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Maxima and minima - Applications of Differentiation - Stationary Value of a function | 11th Business Mathematics and Statistics(EMS) : Chapter 6 : Applications of Differentiation

Chapter: 11th Business Mathematics and Statistics(EMS) : Chapter 6 : Applications of Differentiation

Stationary Value of a function

Let f(x) be a continuous function on [a, b] and differentiable in (a, b). f(x) is said to be stationary at x = a if f ' (a)=0.

Stationary Value of a function

Let f(x) be a continuous function on [a, b] and differentiable in (a, b). f(x) is said to be stationary at x = a if f ' (a)=0.

The stationary value of f(x) is f(a) . The point (a,f(a) ) is called stationary point.


In figure 6.9 the function y = f(x) has stationary at x = a,x = b and x = c.

At these points, dx/dy = 0 . The tangents at these points are parallel to x – axis.

NOTE

By drawing the graph of any function related to economics data, we can study the trend of the business related to the function and therefore, we can predict or forecast the business trend.

 

Example 6.18

Show that the function f(x) = x3 3x2  + 4x , x R is strictly increasing function on R.

Solution :

f(x) = x 3 3x 2  + 4x , x R

f'(x) = 3x2–6x+4

= 3x2–6x+3+1

= 3(x–1)2+1

> 0, for all xR

Therefore, the function f is strictly increasing on (-∞,∞).

 

Example 6.19

Find the interval in which the function f(x)=x2–4x+6 is strictly increasing and strictly decreasing.

Solution :

Given that f(x) =x2–4x+6

Differentiate with respect to x,

f' (x) = 2x–4

When f’  (x) = 0 2x–4=0 

x = 2.

Then the real line is divided into two intervals namely (–∞,2) and (2,∞)


[ To choose the sign of f (x) choose any values for x from the intervals ans substitute in f  ‘ (x) and get the sign.]


 

Example 6.20

Find the intervals in which the function f given by f(x)=4x3–6x2–72x+30 is increasing or decreasing.

Solution :

f(x) = 4x3–6x2–72x+30

f ‘(x) = 12x2–12x–72

= 12(x2x–6)

= 12(x–3)(x+2)

f (x) = 0 12(x–3)(x+2)=0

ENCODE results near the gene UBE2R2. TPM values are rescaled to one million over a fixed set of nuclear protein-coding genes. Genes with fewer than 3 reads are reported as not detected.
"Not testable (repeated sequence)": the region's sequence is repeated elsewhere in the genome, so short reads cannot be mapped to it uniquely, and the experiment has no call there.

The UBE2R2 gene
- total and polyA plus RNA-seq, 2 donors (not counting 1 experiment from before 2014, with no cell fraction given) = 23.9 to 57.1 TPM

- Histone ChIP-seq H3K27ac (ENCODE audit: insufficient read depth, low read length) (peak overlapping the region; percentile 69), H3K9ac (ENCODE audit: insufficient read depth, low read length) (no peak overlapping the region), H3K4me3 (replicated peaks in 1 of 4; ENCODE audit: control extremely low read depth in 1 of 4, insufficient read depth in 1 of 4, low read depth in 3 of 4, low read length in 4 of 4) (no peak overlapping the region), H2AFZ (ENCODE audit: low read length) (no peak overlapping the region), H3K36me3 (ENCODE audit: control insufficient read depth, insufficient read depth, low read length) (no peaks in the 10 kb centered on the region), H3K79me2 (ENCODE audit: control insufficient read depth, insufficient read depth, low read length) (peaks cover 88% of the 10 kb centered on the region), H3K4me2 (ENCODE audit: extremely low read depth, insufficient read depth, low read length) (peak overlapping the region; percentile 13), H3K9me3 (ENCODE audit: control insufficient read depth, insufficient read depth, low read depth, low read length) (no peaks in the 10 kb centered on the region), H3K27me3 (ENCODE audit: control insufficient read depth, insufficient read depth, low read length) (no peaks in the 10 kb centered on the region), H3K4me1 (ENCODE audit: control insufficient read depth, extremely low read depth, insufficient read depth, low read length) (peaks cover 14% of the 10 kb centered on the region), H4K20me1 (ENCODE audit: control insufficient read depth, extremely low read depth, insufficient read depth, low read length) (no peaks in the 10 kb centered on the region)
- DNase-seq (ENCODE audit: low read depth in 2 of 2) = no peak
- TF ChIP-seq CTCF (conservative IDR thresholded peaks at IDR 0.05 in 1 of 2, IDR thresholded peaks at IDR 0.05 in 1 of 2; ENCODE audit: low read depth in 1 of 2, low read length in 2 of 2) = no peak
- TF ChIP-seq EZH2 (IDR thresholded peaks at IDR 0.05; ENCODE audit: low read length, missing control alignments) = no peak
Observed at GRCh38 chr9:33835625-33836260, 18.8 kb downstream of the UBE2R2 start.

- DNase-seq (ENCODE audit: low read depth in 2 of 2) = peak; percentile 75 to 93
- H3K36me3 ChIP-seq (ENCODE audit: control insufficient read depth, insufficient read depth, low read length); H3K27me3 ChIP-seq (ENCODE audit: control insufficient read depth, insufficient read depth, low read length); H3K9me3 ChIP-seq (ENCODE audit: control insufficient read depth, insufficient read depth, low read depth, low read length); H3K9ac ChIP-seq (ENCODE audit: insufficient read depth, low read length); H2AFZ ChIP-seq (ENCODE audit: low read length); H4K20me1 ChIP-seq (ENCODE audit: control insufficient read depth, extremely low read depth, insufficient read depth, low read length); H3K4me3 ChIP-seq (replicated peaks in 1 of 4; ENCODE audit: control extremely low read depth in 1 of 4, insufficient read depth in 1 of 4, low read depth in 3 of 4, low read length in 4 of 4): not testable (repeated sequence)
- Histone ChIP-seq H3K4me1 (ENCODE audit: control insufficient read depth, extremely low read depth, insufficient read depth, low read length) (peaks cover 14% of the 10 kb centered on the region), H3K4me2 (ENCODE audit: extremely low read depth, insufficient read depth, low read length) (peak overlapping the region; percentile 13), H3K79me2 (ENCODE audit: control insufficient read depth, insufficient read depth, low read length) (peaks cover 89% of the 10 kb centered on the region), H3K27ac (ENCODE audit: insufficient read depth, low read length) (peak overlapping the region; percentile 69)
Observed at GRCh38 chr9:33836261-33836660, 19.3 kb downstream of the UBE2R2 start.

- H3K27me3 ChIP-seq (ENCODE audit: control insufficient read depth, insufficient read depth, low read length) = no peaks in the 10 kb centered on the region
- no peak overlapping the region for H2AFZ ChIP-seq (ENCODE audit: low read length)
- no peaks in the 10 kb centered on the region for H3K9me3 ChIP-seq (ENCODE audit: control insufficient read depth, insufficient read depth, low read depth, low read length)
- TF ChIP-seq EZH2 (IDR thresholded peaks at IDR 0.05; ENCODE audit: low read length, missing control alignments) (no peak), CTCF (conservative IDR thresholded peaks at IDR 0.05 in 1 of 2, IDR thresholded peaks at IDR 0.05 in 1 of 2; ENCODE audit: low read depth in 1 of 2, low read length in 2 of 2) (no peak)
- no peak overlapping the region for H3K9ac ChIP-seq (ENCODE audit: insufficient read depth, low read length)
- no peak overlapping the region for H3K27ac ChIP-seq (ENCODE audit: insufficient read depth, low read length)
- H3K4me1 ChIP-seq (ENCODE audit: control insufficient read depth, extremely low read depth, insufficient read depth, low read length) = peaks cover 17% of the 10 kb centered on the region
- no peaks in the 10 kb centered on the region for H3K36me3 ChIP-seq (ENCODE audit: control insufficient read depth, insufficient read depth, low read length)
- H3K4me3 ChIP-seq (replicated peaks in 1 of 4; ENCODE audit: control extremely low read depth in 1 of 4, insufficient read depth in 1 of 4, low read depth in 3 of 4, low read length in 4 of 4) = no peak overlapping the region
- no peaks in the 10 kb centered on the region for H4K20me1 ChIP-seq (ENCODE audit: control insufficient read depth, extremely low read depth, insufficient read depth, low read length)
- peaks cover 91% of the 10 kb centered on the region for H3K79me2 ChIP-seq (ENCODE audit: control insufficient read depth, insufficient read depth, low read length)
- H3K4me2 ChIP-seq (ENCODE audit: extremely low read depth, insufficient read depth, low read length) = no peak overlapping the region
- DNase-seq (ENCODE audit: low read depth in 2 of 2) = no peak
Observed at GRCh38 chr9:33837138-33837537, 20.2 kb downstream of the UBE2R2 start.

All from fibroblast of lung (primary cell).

x= 3 (or) x = –2

f(x) has stationary at x =3 and at x = –2.

These points divides the whole interval into three intervals namely (–∞,–2),(–2,3) and (3,∞).


 

Example 6.21

Find the stationary value and the stationary points f(x)=x2+2x–5.

Solution :

Given that   f(x) = x2 + 2x – 5 … (1)

f'(x) = 2x + 2

At stationary points, f ‘(x) = 0

2x + 2 = 0

x = –1

f(x) has stationary value at x = –1

When x = –1, from (1)

f(–1) = (–1)2+2(–1)–5

= – 6

Stationary value of f (x) is – 6

Hence stationary point is (–1,–6)

 

Example 6.22

Find the stationary values and stationary points for the function

f(x)=2x3+9x2+12x+1.

Solution :

Given that f(x) = 2x3+9x2+12x+1.

f'(x) = 6x2+18x+12

= 6(x2+3x+2)

= 6(x+2)(x+1)

f'(x) = 0 6 (x+2)(x+1) = 0

x + 2 = 0 (or) x + 1 = 0.

x = –2 (or) x = –1

f(x) has stationary points at x = – 2 and x = – 1

Stationary values are obtained by putting x = – 2 and x = – 1

When x = – 2

f(–2) = 2(–8)+9(4)+12(–2)+1

= –3

When x = – 1

f(–1) = 2(–1)+9(1)+12(–1)+1

= –4

The stationary points are (–2,–3) and (–1,–4)

 

Example 6.23

The profit function of a firm in producing x units of a product is given by P(x)=  x3/3  + x2 + x. Check whether the firm is running a profitable business or not.

Solution :


It is clear that P'(x)>0 for all x.

The firm is running a profitable business.

 

IMPORTANT NOTE

Let R(x) and C(x) are revenue function and cost function respectively when x units of commodity is produced. If R(x) and C(x) are differentiable for all x > 0 then P(x) = R(x) – C(x) is maximized when Marginal Revenue = Marginal cost. That is, when Rl (x)= C (x) profit is maximum at its stationary point.

 

Example 6.24

Given C(x)= x2/6 +5x+200 and p(x) = 40–x are the cost price and selling price when x units of commodity are produced. Find the level of the production that maximize the profit.

Solution :



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11th Business Mathematics and Statistics(EMS) : Chapter 6 : Applications of Differentiation


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